In addition, Barnabas inspects all its outbound traffic. Anything suspicious is trapped in a data sandbox for further analysis. Developed as high horsepower analytics tools for data scientists, sandboxes are data marts or logical partitions set up in enterprise data warehouses, where selected data can be safely confined and manipulated.
Some healthcare providers take this a step further, making use of what information security consultant Sari Greene calls a honeypot strategy. The “honey” is an intentional flaw or weakness in the organization’s defense perimeter, designed to draw a would-be data thief into making a zero-day attack. Such attacks consist of viruses or other types of malware that have never been released before—which means their signatures have yet to be identified by the provider’s antivirus software.
Once the lure is set and an attack takes place, says Greene, managing director for South Portland, Maine-based Sage Data Security, the infected data is then routed and held in a sandbox. There, the malware’s signature can be safely analyzed and shared with other organizations via a threat intelligence system. In this way, Greene says, providers can learn to identify and detect a much greater volume of previously unrecognized threats.
Providers like Northwell are deploying many of these techniques in what Hughes refers to as a defense-in-depth strategy. Northwell takes “an onionlike approach,” she says, maintaining different layers of security, each of which involves different tools and protocols.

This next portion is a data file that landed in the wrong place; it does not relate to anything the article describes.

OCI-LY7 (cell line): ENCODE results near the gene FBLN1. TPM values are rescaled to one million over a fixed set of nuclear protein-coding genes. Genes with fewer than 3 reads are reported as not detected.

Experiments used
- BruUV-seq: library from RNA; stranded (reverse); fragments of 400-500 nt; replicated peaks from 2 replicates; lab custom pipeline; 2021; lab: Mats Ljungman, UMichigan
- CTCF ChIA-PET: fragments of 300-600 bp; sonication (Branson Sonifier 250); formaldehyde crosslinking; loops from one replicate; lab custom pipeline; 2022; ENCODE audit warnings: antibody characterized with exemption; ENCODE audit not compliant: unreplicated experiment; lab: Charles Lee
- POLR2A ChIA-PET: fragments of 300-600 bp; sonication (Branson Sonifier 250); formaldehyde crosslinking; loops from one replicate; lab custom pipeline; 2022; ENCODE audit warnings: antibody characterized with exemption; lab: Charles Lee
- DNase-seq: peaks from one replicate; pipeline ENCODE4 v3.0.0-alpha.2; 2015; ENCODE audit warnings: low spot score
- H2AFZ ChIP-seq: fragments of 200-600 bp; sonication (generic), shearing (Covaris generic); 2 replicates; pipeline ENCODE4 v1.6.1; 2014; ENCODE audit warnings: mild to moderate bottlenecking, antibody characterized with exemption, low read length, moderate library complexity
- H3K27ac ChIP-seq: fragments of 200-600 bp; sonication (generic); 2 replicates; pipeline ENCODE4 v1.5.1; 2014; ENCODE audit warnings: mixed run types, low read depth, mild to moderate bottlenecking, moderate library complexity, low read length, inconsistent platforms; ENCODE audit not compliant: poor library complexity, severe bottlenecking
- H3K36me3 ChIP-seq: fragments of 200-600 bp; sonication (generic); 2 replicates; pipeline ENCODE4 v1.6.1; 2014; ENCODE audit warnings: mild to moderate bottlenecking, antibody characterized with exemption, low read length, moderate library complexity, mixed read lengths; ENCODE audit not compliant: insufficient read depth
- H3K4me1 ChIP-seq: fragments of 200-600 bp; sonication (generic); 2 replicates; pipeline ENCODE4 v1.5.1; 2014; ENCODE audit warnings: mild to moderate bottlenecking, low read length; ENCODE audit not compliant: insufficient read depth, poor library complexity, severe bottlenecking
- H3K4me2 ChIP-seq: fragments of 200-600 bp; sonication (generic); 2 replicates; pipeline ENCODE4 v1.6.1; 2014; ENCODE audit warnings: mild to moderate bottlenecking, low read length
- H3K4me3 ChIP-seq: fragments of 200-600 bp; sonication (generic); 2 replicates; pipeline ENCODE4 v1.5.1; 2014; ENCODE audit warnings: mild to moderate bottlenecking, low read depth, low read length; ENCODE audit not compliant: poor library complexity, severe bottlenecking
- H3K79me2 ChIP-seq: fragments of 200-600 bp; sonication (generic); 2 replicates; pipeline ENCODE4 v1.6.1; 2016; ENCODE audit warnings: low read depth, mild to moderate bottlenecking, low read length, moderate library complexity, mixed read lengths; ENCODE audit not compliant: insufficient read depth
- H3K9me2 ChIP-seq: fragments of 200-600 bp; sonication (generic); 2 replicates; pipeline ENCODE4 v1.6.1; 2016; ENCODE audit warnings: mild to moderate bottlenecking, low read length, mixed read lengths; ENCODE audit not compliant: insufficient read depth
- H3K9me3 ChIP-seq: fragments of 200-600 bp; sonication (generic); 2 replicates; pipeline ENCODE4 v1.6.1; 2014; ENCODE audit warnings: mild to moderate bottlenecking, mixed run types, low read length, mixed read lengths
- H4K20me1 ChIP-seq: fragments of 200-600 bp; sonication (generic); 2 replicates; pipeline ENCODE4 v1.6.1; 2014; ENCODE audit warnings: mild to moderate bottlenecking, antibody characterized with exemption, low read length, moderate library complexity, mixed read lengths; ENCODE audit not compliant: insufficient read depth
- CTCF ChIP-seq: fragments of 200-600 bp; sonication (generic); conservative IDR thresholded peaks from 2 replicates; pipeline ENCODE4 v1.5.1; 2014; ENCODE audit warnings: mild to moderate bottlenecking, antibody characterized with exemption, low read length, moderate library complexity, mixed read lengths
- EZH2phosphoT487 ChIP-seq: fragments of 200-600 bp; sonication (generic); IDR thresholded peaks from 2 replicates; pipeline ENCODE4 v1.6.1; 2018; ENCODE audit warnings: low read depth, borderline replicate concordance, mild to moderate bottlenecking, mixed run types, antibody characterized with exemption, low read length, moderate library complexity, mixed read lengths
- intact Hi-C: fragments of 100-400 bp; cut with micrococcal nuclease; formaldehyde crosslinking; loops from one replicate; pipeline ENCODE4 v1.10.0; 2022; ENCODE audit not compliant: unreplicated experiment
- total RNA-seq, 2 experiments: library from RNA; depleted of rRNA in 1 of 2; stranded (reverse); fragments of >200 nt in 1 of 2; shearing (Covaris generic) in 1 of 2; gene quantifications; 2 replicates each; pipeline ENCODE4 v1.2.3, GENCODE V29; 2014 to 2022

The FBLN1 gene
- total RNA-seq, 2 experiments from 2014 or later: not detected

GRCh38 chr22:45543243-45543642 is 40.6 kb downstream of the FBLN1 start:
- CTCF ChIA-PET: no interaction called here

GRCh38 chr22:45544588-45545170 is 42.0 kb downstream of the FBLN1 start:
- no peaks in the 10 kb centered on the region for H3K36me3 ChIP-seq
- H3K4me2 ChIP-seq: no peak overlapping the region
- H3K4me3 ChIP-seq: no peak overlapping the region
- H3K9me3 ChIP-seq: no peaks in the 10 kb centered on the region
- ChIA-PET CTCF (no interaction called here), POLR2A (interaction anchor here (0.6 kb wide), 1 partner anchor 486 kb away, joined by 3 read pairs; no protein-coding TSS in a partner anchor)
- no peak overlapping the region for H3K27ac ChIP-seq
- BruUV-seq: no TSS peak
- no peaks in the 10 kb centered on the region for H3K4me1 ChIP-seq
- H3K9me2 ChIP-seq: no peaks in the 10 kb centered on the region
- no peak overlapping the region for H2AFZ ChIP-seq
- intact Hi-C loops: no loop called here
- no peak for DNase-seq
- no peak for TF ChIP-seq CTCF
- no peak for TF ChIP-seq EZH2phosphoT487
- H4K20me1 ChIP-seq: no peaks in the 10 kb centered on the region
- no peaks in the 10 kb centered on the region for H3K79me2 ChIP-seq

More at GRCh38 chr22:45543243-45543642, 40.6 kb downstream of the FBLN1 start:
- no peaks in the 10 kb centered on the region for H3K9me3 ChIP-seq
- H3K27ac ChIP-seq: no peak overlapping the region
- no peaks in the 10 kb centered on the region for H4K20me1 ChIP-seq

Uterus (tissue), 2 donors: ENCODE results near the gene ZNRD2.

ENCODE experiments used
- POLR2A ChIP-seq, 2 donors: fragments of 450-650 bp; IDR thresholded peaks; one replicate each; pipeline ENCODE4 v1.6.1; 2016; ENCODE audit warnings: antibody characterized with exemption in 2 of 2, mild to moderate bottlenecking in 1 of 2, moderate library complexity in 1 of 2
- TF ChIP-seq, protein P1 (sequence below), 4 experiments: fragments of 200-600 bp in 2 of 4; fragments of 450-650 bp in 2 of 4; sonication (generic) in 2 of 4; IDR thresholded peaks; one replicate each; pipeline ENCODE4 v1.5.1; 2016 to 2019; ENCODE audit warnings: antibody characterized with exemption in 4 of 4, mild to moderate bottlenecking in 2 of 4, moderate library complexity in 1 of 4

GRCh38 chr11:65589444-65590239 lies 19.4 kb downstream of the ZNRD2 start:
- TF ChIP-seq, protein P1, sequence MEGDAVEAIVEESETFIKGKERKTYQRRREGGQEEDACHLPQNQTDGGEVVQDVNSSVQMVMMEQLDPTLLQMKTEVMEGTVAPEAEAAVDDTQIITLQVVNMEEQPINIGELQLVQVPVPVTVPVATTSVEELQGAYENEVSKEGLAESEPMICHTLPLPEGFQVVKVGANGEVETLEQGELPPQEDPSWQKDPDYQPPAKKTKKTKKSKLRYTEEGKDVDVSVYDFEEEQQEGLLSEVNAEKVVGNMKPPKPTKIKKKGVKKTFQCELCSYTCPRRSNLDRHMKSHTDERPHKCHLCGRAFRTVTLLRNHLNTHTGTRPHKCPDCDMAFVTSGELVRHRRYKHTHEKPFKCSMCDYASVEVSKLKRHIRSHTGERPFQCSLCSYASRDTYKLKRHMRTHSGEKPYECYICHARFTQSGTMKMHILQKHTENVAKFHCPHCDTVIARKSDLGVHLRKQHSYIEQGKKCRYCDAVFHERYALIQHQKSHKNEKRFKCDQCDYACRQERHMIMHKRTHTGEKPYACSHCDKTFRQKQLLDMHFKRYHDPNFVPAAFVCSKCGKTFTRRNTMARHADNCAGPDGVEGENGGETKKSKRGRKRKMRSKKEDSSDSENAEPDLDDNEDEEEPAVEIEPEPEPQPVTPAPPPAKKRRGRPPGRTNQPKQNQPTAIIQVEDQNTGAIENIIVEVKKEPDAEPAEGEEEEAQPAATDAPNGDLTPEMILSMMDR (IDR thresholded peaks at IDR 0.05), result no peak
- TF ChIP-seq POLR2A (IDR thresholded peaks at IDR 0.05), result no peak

The outer layer consists of encryption of data at rest and data in transit. But, “if a user has legitimate credentials to access some data,” the CISO observes, “encryption no longer affords any protection.” So the other layers of Northwell’s security onion include antivirus software, intrusion detection analytics and security information and event management (SIEM).
Encryption is preventative, says Ponemon, while other tools, like those in Northwell’s arsenal, are more remedial. Their role is to circumscribe and limit the outcome of an attack.
With this in mind, he says, a provider should set its security priorities as follows:
- Build a strong perimeter, including a firewall and encryption of data both at rest and in transit.
- Monitor the network with antivirus intrusion detection software to identify threats.
- Deploy analytics and threat intelligence to examine data points and pool data with other providers to identify and learn more about new threats.
Ponemon also envisions a fourth step, which he terms “hack-back.” Hospitals, he argues, “need to take the fight to the bad guys and attack their servers.” Technically, he says, this is quite feasible, although under current legal constraints, such measures might require taking action against hackers who are planning an attack before they have actually broken any laws—which means, for the time being, this remains a plan for the future.
So with all these sandboxes, honeypots, onions and other strategies in place, is patient medical data finally secure? The question draws a laugh from Barnabas’ Syed. “It’s more secure than it was a year ago,” he allows, “but ultimate security is Nirvana. There’s a lot more work to be done.”